Monday 9 August 2010

The Premiership, Going Nowhere

There will be a number of anchorites, other persons isolated from much of human life, isolates and ladies spending too much time in the kitchen or looking after the kids who are not aware that the English Premiership begins next Saturday.

The rest of us do whether we like it or not. In the welter of media publicity and personal interest stories that we are enduring may I recommend one intriguing source of information of interest to those who love the game and especially to all those who hate it.

It is that tells you much of the real story and what it all now means to all and sundry in the media and politics. Money and power as you might expect. It seems that the ownership of Liverpool FC is being contested by persons from India (thank you Dave), China and Syria with maybe a Soviet, sorry Russian oligarch lurking behind the memorials in Anfield Cemetery.

During the summer we have had the fascinating spectacle of the nation’s new blood sport, Her Majesty’s Revenue and Customs in hot pursuit of many clubs for unpaid taxes and the submission of accounts apparently written by the many ghost writers of footballers’ biographies rather than accountants.

It seems that until this year the HMRC have been generous, even lax, in looking at the tax affairs and liabilities of clubs and have suddenly tightened up. There were some spectacular cases before that they could not avoid, albeit arriving very late on the scene. Why I wonder, surely not political pressure from the Government? It is possible that one or other clubs could simply close down, as do many other business firms in trouble.

Rather like the courtiers who hung around the courts of the Medici and the Borgia’s there are administrators from the Big Four and others waiting up on their toes for the next victim of their services. Which club may survive? Which may lose enough points to wreck their season? Which famous name will begin the descent to the football abyss of The Championship and beyond because they lost the Great Gamble of spending to win?

Yougov have asked my opinion of all this. Usually, I do my best to mislead them and skew their results, but this time I weakened and gave some honest answers. Yes, I do want Chelsea, Arsenal and Manchester United to be relegated. Yes Blackpool should be champions and Scunthorpe United promoted. I will be out of luck. The real issue is whether the huge funds put into Manchester City will finally pay off.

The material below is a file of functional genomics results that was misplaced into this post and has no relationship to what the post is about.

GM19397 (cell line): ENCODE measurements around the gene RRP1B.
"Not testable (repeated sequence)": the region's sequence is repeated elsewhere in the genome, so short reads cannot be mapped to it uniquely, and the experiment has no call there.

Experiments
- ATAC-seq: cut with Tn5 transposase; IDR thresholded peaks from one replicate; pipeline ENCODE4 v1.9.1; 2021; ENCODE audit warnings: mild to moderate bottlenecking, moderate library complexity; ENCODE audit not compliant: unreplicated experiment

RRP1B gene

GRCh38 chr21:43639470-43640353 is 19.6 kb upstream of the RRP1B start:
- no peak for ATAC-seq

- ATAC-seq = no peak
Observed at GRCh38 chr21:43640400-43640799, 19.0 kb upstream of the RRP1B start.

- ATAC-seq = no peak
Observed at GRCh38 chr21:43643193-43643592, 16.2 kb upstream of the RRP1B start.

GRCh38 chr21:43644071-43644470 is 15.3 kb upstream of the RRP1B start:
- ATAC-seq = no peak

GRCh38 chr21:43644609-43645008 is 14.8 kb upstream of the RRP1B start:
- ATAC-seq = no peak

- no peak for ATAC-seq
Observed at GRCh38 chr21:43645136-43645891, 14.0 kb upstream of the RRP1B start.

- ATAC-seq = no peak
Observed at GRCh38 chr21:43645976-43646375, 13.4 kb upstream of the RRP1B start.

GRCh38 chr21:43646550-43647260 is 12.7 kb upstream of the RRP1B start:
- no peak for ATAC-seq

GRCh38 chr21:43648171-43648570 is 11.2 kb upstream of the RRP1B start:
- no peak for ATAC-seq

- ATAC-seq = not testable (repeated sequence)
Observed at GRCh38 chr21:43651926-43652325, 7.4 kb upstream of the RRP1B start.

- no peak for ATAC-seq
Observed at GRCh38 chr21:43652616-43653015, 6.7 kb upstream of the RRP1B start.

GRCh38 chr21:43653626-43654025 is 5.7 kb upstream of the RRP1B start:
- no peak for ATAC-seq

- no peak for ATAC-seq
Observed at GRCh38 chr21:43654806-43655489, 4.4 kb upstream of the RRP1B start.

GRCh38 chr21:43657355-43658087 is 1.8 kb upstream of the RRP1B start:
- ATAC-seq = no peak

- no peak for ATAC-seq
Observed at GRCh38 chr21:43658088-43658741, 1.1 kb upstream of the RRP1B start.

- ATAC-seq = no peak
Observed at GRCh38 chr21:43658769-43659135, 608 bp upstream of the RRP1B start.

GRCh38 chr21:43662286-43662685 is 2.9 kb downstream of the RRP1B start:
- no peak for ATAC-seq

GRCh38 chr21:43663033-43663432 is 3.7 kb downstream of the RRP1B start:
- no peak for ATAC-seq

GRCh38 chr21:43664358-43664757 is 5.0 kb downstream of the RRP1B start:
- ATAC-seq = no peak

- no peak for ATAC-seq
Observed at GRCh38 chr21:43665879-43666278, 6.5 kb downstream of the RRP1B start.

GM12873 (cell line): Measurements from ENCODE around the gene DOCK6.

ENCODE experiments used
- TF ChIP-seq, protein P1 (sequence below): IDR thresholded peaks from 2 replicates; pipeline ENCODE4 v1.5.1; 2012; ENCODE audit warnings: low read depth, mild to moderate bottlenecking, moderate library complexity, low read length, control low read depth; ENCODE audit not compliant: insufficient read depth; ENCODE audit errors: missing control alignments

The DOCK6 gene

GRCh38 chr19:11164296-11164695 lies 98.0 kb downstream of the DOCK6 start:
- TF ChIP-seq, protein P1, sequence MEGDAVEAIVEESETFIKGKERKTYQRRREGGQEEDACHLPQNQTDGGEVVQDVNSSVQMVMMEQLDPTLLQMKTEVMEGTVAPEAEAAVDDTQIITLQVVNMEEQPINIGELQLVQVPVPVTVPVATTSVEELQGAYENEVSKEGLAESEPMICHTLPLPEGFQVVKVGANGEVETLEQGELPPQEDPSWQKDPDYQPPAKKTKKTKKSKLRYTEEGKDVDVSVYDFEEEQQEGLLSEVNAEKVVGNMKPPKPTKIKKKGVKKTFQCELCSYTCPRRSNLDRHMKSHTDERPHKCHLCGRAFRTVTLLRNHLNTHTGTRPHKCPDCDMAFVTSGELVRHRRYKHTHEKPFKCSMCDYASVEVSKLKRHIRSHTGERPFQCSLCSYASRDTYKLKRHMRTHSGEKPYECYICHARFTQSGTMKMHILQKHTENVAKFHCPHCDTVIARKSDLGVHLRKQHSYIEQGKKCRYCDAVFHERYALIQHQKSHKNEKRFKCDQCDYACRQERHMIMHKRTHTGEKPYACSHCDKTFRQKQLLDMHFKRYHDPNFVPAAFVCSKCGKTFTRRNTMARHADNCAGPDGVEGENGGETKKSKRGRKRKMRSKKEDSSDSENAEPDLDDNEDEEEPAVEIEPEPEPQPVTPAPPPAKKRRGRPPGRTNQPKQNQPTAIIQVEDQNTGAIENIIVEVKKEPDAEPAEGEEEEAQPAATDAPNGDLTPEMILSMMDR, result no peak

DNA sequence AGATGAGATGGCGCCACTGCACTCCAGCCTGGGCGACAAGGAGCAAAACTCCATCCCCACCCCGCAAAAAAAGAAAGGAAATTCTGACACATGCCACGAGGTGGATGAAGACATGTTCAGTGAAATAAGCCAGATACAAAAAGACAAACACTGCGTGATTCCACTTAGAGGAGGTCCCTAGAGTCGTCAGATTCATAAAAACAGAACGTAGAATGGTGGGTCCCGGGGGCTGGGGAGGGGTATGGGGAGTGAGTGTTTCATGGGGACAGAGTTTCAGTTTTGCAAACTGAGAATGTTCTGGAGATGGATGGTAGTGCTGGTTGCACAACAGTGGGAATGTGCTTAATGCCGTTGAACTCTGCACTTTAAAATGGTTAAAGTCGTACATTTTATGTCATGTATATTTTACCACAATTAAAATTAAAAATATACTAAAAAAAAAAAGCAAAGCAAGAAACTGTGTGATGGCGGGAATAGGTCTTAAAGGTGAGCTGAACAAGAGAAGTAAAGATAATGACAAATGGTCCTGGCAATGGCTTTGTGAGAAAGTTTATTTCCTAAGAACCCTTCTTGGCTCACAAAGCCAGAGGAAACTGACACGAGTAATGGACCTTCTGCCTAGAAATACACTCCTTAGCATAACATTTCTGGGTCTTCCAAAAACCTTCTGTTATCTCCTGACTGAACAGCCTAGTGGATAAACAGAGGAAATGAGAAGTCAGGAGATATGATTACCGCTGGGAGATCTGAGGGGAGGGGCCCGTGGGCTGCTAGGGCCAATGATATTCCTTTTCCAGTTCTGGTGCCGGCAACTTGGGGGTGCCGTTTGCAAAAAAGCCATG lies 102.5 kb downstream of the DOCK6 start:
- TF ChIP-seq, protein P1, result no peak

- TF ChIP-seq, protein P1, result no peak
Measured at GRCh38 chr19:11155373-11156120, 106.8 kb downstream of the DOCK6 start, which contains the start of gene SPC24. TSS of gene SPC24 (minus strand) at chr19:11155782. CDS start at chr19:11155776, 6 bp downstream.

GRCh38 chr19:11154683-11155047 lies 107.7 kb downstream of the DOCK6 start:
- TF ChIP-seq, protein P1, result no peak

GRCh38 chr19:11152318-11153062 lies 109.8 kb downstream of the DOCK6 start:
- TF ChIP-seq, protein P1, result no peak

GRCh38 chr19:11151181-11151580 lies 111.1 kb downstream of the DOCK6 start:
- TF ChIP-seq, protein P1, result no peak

It is all a long time since I first stood on the terrace of a football ground as a little ‘un. One of the grounds of my childhood was Anfield. I recall asking my Uncle why it was called “Spion Kop” (you can look at Google or Bling). He pointed to an ancient propping up the wall and told me to ask him. He explained in brutal terms what it meant. He had been there in January 1900. The lesson I learned was that football at the top was not entirely just a game.

Now it has long been a business of various kinds. No longer can I have a pint with one of the team in the local pub’. I would have to elbow my way through the entourage at a very expensive night club. The player would not longer live over a shop with his parents. He would be in a vast mansion in Prestbury ruining the local economy by spending anywhere but in the village.

The question for those of us with beady eyes looking at where the money is coming from and where it actually goes is whether the whole thing is a financial “bubble”. Is the money coming in for lack of safe places for investment? It is unlikely to be sustainable in the future.

What may happen if suddenly people actually begin to lose interest? I have not been to a match for years now for reasons of cost. My viewing of TV is becoming less and less by the season. What I do notice is the lack of young faces in the crowds. Are viewers watching now more by default or because they think they are supposed to?

There are very many things from the time I first went to a game that have changed in England and The World. Others have come and gone. So I wonder how long the present set up can last and when the collapse will begin and if it will be fast or slow.

Like steam railways it might just run into the buffers.

1 comment:

  1. Since it's not only the shirts that get laundered in footie you can rest assured that it will survive a very long time.